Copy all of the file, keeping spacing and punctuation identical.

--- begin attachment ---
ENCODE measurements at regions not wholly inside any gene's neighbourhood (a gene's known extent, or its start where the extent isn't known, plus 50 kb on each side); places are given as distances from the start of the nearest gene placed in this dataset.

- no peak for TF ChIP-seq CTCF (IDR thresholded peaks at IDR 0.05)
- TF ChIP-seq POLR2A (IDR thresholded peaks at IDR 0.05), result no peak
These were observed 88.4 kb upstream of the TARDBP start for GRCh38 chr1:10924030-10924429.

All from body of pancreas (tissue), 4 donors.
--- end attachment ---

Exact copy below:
ENCODE measurements at regions not wholly inside any gene's neighbourhood (a gene's known extent, or its start where the extent isn't known, plus 50 kb on each side); places are given as distances from the start of the nearest gene placed in this dataset.

- no peak for TF ChIP-seq CTCF (IDR thresholded peaks at IDR 0.05)
- TF ChIP-seq POLR2A (IDR thresholded peaks at IDR 0.05), result no peak
These were observed 88.4 kb upstream of the TARDBP start for GRCh38 chr1:10924030-10924429.

All from body of pancreas (tissue), 4 donors.